Chef Viallet was a very entertaining speaker and interspersed his demonstration with lots of stories both about working at the resort and at previous jobs. It's obvious that he loves his job, and he says that he never stops learning. Throughout his presentation we were welcome to ask questions - Tiffany circled the room with cards so we could write them down and then she would ask them (since she also had a microphone.)
The first dessert was Brioche French Toast Creme Brulee. I mentioned the "multiple components" to each dessert - this had the brioche French toast, the creme brulee, and the four berry compote to put on top. The creme brulee was cold set and not baked, so it was not quite as thick as I like it, but it was still creamy and had a wonderful flavor. I didn't take any notes about this one, though the recipe notes that you can use Hawaiian bread rather than brioche, and I think that would be very good.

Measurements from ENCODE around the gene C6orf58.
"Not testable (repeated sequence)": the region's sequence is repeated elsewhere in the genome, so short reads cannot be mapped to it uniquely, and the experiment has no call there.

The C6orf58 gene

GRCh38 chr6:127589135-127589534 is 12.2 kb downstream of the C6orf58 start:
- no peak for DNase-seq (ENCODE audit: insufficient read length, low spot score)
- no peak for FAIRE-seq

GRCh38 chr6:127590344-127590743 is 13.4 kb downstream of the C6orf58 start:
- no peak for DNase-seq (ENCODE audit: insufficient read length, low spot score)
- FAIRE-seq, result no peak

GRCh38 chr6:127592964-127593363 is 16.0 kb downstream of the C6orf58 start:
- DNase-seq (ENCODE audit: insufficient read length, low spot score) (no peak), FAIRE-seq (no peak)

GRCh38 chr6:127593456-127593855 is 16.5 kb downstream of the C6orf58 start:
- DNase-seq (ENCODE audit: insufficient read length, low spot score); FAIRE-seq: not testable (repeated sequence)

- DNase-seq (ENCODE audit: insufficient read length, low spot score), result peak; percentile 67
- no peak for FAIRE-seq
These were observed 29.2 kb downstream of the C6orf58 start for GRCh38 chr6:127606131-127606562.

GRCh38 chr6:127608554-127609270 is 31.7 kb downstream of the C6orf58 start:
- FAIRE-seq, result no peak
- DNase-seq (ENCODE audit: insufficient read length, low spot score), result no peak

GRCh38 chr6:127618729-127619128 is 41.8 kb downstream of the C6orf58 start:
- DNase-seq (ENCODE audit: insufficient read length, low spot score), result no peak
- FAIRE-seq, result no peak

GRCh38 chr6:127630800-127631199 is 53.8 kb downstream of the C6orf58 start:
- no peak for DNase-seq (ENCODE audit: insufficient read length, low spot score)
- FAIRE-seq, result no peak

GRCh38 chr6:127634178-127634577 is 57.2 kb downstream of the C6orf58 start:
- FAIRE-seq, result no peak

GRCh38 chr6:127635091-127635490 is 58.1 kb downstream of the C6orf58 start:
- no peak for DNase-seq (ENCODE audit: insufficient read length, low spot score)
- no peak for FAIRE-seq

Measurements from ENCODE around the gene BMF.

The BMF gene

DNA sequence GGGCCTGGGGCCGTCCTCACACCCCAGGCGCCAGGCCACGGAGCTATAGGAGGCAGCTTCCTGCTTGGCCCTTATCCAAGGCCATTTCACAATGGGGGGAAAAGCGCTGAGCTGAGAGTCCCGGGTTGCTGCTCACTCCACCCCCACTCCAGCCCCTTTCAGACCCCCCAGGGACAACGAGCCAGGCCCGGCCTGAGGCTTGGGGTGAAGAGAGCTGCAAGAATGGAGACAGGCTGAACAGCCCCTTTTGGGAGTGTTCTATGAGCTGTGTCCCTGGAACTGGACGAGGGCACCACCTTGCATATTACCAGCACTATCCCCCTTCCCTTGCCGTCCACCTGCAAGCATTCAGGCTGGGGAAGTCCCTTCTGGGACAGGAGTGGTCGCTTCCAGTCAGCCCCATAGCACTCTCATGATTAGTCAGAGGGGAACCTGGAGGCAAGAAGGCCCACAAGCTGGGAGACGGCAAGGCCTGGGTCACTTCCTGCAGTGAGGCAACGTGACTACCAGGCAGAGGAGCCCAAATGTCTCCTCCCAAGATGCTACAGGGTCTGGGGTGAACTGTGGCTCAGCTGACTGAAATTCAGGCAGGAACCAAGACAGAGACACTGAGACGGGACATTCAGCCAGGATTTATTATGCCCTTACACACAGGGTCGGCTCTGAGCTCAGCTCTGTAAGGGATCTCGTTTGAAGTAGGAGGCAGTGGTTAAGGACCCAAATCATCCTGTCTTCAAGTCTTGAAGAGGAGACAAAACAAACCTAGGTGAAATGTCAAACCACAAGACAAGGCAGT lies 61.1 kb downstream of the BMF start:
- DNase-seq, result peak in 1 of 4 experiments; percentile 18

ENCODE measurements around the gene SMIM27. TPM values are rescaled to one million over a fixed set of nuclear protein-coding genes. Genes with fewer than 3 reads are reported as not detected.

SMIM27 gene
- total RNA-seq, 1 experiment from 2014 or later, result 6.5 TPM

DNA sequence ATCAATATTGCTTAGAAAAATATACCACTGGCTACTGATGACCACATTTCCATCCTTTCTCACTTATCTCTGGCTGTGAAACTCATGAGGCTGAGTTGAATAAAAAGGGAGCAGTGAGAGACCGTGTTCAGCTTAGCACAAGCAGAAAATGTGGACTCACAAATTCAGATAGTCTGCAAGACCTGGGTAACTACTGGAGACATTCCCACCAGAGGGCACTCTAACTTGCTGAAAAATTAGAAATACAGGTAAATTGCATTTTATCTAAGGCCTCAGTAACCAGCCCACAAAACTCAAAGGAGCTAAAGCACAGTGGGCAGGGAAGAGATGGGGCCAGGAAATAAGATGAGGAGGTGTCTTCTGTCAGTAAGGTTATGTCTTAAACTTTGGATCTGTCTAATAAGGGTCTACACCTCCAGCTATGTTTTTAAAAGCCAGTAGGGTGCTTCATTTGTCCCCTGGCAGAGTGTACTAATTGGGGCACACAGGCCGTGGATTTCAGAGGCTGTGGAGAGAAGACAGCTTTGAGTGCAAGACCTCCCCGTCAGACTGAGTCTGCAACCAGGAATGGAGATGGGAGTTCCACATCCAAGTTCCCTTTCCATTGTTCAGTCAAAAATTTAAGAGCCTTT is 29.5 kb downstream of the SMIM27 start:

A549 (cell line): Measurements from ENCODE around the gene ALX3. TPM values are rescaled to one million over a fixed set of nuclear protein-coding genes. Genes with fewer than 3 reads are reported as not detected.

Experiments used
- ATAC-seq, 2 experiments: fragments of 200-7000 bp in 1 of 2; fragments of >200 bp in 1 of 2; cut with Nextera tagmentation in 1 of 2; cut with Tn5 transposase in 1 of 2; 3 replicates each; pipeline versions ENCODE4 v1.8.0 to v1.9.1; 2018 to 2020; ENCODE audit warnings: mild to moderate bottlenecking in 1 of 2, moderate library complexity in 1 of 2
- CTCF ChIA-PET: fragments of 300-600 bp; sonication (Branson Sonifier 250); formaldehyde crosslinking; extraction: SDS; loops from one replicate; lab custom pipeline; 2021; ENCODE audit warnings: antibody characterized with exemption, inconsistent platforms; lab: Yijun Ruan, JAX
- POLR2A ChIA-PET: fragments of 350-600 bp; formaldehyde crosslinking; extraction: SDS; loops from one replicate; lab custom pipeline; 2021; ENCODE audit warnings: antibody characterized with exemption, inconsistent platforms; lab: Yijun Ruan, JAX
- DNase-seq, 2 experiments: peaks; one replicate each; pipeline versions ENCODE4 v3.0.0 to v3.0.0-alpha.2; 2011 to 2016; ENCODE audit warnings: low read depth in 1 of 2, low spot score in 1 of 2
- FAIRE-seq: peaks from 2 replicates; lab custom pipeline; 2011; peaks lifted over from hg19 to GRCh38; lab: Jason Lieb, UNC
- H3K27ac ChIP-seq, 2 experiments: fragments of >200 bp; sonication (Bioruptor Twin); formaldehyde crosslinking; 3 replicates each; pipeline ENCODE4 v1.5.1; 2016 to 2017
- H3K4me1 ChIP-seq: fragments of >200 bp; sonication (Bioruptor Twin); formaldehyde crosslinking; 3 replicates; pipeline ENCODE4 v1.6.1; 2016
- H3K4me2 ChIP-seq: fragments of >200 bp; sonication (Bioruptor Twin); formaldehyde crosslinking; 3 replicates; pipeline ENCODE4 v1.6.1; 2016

The next dessert was Caramel Apple Charlotte, Brittany Cookie. This was another multi-part dessert. First he sauteed the chopped apples in butter and brown sugar - once that's done he suggested that to impress your guests you can flambe it in French apple brandy. :-) The next part was the caramel, which he made by melting sugar, then adding some butter and cream. (Making caramel just from sugar is one of those things I haven't had the nerve to try, but he really made it look easy!)
Finally he prepared the mousse - this was a mousse made with egg yolks and gelatin sheets, and I find those interesting since you have to cook the eggs without curdling them (but to a high enough temperature to kill any bacteria), and there's some art to that. He did suggest techniques for recovering the mousse if it did cook too much - strain it or run it through a food processor. And to instantly stop the cooking, throw in some ice cubes.